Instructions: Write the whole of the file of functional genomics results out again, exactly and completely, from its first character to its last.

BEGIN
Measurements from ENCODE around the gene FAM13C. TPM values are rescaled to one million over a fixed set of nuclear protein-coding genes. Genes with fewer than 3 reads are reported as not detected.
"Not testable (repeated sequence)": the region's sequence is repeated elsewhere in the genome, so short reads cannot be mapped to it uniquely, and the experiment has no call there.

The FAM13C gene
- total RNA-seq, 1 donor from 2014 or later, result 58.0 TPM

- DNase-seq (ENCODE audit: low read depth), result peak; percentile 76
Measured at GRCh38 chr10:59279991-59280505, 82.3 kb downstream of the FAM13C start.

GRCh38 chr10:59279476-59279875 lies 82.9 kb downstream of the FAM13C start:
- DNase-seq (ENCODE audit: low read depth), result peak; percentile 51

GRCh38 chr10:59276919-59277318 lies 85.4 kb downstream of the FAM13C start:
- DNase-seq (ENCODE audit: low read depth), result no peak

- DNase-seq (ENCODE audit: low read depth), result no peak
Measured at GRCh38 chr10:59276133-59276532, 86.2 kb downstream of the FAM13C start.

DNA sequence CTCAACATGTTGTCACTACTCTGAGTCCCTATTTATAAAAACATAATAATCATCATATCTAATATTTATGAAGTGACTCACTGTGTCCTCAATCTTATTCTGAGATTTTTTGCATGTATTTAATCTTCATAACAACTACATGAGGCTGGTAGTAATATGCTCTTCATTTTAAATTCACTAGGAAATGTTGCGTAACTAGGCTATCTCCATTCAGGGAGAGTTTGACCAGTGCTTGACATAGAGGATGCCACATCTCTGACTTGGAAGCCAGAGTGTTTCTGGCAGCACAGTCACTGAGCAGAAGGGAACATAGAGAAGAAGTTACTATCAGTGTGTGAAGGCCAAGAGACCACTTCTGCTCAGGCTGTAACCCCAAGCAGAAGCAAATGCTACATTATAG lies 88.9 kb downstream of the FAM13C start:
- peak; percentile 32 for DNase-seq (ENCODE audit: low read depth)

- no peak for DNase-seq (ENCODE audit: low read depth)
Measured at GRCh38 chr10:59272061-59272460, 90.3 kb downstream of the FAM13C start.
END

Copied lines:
Measurements from ENCODE around the gene FAM13C. TPM values are rescaled to one million over a fixed set of nuclear protein-coding genes. Genes with fewer than 3 reads are reported as not detected.
"Not testable (repeated sequence)": the region's sequence is repeated elsewhere in the genome, so short reads cannot be mapped to it uniquely, and the experiment has no call there.

The FAM13C gene
- total RNA-seq, 1 donor from 2014 or later, result 58.0 TPM

- DNase-seq (ENCODE audit: low read depth), result peak; percentile 76
Measured at GRCh38 chr10:59279991-59280505, 82.3 kb downstream of the FAM13C start.

GRCh38 chr10:59279476-59279875 lies 82.9 kb downstream of the FAM13C start:
- DNase-seq (ENCODE audit: low read depth), result peak; percentile 51

GRCh38 chr10:59276919-59277318 lies 85.4 kb downstream of the FAM13C start:
- DNase-seq (ENCODE audit: low read depth), result no peak

- DNase-seq (ENCODE audit: low read depth), result no peak
Measured at GRCh38 chr10:59276133-59276532, 86.2 kb downstream of the FAM13C start.

DNA sequence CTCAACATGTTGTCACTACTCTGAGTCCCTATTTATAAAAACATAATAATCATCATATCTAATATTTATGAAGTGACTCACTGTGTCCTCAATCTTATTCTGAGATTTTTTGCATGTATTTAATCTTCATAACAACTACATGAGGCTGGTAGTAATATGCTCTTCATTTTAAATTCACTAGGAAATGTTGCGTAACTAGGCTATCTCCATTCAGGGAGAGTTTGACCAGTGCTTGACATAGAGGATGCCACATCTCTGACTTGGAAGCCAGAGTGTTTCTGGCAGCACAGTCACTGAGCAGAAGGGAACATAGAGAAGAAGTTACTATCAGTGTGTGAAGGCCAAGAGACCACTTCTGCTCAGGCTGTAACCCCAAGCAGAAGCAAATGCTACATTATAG lies 88.9 kb downstream of the FAM13C start:
- peak; percentile 32 for DNase-seq (ENCODE audit: low read depth)

- no peak for DNase-seq (ENCODE audit: low read depth)
Measured at GRCh38 chr10:59272061-59272460, 90.3 kb downstream of the FAM13C start.